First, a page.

Miami’s Cuban community is once again a privileged observer of a historic change: the end of Raúl Castro’s mandate as president of Cuba. On Thursday, Castro will hand power over to a new leader, which pundits believe will be his current vice-president, Miguel Díaz-Canel.
Faith in a sudden collapse of the regime died out decades ago in the capital of the Cuban diaspora, and was replaced with more limited expectations. But the imminent disappearance of the highly symbolic Castro surname from the front lines of power has renewed the exiled community’s hopes for transformation on the island.
Let’s see if Díaz-Canel, if he is the chosen one, lets another opportunity slip by, or if he is capable of seizing it
Carlos Saladrigas, Cuban Study Group
“This is a moment of opportunity,” says Carlos Saladrigas, who at 69 years of age is one of Miami’s most relevant veteran voices to speak about Cuban reality. Exiled in 1961, this businessman is also president of the Cuba Study Group, and he believes that trying to choose a path for the Cuban government from Florida is unrealistic.
“Political change is very difficult. The main thing is for changes to start taking place somewhere, rather than focusing on where they begin, because things can pick up speed after that,” he says.
This prudent, cautious sort of optimism can also be found among the new generations of Cuban émigrés. Mario Pentón, a 31-year-old journalist who arrived in the US in 2015 after undertaking the dangerous journey from Guatemala, says that he has “hopes that the situation will change for the better, though not tomorrow or the day after.”
Other recent arrivals are more pessimistic. “It will continue to be a dictatorship, with a new name in the presidency. I don’t think there’s going to be any change,” says a 30-year-old Cuban woman who declined to give her name for fear of reprisals against her family back home.
“I left because I don’t believe in that system and I don’t want to go back,” she added. “In three years here I have managed to do what I couldn’t do in 27 years in my own country.”
Pentón, the journalist, notes that Cuba has improved and that “it is not what it was 20 years ago.” He dreams of returning one day, but not until “there is a minimum respect for an independent press, for human rights and for plural politics. In short, when there is a possibility of dialogue between Cubans.”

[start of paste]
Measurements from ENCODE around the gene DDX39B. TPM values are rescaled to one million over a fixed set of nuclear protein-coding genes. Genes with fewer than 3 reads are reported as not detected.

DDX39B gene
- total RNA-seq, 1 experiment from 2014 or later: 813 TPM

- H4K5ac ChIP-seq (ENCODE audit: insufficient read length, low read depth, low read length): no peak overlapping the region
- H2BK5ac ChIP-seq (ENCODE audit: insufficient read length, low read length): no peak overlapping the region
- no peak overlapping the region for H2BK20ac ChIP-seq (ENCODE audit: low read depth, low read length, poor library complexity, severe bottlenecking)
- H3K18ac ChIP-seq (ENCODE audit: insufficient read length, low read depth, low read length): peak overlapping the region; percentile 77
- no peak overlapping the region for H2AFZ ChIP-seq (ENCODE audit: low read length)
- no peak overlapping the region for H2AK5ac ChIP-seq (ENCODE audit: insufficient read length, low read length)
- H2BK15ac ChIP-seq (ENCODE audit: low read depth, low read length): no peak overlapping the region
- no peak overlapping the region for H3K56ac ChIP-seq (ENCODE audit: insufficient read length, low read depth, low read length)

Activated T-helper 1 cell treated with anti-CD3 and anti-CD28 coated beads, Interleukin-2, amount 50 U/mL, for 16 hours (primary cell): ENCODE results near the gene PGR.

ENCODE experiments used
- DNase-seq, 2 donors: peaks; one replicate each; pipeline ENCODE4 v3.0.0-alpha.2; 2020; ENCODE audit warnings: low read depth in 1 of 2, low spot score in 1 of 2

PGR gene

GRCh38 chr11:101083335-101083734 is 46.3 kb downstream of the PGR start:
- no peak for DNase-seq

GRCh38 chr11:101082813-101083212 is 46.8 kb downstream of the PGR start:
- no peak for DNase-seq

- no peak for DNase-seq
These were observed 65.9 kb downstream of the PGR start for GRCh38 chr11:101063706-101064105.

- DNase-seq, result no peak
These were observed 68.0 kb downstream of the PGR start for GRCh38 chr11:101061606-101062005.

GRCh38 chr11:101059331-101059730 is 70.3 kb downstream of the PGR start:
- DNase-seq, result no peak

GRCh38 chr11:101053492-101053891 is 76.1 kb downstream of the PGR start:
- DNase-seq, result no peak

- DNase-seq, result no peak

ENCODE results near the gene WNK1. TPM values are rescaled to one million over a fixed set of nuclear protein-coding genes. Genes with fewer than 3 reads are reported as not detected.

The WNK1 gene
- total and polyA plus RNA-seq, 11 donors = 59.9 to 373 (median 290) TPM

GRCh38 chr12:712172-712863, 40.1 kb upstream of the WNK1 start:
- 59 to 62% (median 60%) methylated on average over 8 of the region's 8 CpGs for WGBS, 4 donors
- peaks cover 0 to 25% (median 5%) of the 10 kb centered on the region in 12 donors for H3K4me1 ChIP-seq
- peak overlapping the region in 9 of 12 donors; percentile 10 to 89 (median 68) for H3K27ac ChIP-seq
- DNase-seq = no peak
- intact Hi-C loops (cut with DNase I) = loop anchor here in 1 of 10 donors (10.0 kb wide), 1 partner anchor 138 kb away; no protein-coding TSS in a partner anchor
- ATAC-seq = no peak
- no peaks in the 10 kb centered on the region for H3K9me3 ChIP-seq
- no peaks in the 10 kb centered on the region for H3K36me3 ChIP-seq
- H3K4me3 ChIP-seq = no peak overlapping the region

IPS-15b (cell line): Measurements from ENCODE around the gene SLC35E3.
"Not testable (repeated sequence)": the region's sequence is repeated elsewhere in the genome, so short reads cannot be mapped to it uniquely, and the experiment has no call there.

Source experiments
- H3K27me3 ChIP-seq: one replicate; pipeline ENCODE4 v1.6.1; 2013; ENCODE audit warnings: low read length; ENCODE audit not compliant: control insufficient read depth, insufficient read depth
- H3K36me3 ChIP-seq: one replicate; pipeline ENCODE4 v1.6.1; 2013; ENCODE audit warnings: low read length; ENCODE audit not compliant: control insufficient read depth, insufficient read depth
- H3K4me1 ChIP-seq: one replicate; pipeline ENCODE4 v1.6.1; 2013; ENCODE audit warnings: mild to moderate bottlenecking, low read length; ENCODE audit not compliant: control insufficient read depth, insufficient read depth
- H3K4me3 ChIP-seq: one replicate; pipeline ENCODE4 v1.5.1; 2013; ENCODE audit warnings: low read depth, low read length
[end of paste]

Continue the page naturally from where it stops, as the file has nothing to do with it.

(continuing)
There are 1.7 million Cubans or descendants of Cubans living in the United States. Of these, 1.2 million are in Florida, and one million live in the Miami metropolitan area. To most of them, Cuban politics are an issue that no longer affects them directly.
Amnesty International (AI) has presented a road map of human rights improvements for Cuba ahead of Raúl Castro’s scheduled departure on Thursday. The global organization notes that it has not been allowed on the island for nearly 30 years, but that it has been documenting “the ongoing detention, harassment and intimidation of activists and independent journalists.”
The road map proposes 15 specific steps to take by the new government, from guaranteeing a free press to reinforcing the independence of the judiciary.
“We view the change in leadership as an opportunity to establish a new dynamic that includes all voices in a constructive way,” says Louise Tillotson, an AI researcher for the Caribbean. “Our main call is for the government to accept monitoring of the human rights situation. Cuba is still the only country in the Americas where organizations like ourselves are not allowed in.”
“Cuba is changing presidents?” asks Talía Hernández, a 30-year-old waitress who has been living in the US for 13 years. She works at a Cuban restaurant where a daiquiri costs three quarters of the average salary of $25 that a state employee makes in Cuba. Hernández and another Cuban waitress who works there laugh as they remember the slogan they had to repeat every morning at school: “Pioneers for communism, we will be like the Che!”
While the earlier Cuban community followed island politics and ideology closely, today’s exiles view them as secondary issues. Surveys show that over half support lifting the US economic embargo, and that their concerns are over practical matters such as ease of travel, family reunification, remittances and sending packages to relatives. Many of them also hope to return to Cuba one day to start a business within a safe legal framework.
“Cuba has a large and prosperous diaspora with the right to return and participate in the renewal of its country. It is an extremely important process,” says Hugo Cancio, a 54-year-old businessman who arrived in the US in 1980.
Saladrigas also underscores that the “overabundance of capital” in Miami will sooner or later become a unique resource to revive the Cuban economy. “But the history of Cuba is a history of lost opportunities,” he adds. “Let’s see if Díaz-Canel, if he is the chosen one, lets another opportunity slip by, or if he is capable of seizing it.”
On both sides of the Florida Straits, millions of Cubans are hoping that the generational change in Cuba’s presidency will be one more step toward the end of an era marked by impoverishment and division. And while the average person would be happy with economic growth, the desire for political freedom is still there as well.
“Democracy is like the stars,” notes Pentón. “They are unreachable, but they show you the way.”
English version by Susana Urra.